So you’re at sixth form and you’re applying for uni and you’re excited and everything is going swimmingly – you can almost taste the freedom! And then you fall in love. What happens next?
I never thought I would write this, but here I am – I love yoga and even having just 2 months of practice I can see some positive changes already happening, especially when I talk about studying.
As a student I have to admit that I do find myself on YouTube whilst on my breaks from assignment writing (okay, I do it whilst I’m supposed to writing my assignments too!) and everyone will realise that one time or another you will end up watching a video of a sneezing cat.
Being a university student isn’t just about being sat in the library with your head in a textbook, it can also be the best three years of your life where you can really develop as a person. You just need to know how to balance your life.
I’ve decided writing about the Academic Scholarship event – a little late, but I think it’s an important event to blog about! In September, I was sent a letter awarding me with a University of Worcester Scholarship for Academic Achievement. I knew I had done well in my 2nd year but was still shocked to say the least.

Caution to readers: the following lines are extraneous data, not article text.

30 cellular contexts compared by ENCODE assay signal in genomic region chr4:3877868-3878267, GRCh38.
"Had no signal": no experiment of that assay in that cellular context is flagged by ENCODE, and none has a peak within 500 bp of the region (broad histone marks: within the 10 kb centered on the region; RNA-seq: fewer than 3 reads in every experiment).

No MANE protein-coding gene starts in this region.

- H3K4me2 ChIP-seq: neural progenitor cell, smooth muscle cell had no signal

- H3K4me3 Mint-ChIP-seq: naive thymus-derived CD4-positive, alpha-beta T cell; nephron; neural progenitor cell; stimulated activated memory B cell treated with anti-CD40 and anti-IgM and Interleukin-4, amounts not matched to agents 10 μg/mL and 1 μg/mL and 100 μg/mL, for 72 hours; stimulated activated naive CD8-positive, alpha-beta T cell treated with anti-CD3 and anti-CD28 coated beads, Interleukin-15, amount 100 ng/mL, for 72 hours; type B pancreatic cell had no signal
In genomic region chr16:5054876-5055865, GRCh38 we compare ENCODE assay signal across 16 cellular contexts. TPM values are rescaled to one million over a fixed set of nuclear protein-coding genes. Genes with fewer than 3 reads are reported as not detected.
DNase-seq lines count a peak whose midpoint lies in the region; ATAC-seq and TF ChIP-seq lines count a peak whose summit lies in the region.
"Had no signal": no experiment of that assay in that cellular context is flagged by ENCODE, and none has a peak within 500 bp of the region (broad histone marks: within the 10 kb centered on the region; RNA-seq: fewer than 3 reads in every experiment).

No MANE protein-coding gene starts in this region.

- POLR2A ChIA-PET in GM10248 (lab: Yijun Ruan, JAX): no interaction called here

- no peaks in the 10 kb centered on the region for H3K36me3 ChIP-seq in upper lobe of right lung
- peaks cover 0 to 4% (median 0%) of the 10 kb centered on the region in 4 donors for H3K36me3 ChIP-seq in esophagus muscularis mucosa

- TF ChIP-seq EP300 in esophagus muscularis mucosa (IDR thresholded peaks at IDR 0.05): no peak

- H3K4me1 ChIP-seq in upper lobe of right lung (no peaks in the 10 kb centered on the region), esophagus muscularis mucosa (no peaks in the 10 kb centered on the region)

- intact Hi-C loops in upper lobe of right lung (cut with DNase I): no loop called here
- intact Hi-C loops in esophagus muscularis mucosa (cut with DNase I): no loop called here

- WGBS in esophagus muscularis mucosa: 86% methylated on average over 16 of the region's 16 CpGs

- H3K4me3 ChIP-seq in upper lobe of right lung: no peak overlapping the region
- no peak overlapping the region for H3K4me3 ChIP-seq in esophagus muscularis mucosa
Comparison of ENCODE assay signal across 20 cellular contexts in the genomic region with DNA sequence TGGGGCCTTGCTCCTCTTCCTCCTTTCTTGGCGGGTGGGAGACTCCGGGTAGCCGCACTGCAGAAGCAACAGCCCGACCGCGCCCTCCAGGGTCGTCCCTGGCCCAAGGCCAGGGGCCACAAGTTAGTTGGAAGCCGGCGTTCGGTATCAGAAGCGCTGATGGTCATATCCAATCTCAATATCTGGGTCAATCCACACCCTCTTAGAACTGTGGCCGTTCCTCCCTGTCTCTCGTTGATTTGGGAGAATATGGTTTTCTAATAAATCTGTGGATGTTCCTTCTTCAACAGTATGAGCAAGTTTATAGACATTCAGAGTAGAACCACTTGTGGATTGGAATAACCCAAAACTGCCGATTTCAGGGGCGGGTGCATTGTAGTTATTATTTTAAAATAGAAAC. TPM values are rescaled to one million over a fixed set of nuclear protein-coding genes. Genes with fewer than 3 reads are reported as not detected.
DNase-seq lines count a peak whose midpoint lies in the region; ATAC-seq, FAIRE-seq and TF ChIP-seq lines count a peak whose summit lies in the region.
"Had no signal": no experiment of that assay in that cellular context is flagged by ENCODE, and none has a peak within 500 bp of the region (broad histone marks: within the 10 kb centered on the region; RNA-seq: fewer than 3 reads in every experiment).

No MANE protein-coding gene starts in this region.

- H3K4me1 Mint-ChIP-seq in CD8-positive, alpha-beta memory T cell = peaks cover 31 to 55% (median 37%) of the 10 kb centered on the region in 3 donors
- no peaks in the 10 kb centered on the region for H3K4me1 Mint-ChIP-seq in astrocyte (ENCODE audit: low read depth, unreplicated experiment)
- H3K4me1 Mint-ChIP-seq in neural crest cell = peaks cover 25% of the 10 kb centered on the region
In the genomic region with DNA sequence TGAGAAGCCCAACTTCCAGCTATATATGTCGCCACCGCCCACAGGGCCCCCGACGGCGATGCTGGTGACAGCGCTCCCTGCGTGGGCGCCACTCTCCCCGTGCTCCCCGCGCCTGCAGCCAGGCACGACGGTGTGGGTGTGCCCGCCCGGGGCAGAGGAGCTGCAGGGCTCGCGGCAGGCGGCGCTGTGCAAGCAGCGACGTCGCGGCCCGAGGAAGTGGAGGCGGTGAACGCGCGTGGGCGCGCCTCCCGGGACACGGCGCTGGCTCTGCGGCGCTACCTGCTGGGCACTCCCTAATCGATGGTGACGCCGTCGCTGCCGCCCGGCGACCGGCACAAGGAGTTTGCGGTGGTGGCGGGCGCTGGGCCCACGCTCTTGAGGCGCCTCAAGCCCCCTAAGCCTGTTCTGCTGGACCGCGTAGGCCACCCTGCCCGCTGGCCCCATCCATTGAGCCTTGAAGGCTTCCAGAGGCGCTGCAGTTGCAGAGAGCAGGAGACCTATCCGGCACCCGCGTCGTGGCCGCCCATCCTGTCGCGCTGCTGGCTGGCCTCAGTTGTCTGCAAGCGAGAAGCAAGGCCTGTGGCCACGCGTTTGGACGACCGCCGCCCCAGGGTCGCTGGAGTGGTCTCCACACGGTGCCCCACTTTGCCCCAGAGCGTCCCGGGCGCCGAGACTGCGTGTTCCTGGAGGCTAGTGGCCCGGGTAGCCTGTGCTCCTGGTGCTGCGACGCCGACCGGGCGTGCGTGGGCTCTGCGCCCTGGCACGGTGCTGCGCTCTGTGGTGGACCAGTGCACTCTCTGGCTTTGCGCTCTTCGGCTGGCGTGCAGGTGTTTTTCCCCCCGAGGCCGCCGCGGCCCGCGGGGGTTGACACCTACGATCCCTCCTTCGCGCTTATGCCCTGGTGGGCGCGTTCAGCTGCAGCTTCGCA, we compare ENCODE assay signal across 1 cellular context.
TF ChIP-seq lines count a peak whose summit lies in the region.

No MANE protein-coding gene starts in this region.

People always say that when at uni you make some friends that will stick with you for life. Uni is a very sociable time where you go out lots, join clubs and societies, meet new people and form new friendships so it’s more than likely that you meet some people that you really click with.
Make the most of student life
Even if I’m not a “typical” student like everyone else, I can still give some good advice on what to do and not to do as a student.
I moved to live in the UK with my family, so like most students I reside far from home, but I don’t have to deal with all the financial issues, bills, etc. which has its own advantages and disadvantages. However, just like every person that goes to study at university, I had to settle in, socialise and get comfortable in the new environment.
The atmosphere, all the lecturers and staff at the University of Worcester were more than welcoming but coming from overseas to a country where everything is new and having to speak different language, you feel like a baby taking his first steps… at least I felt like one. To be honest, even with the support of my family, it was still tough to start my life all over again.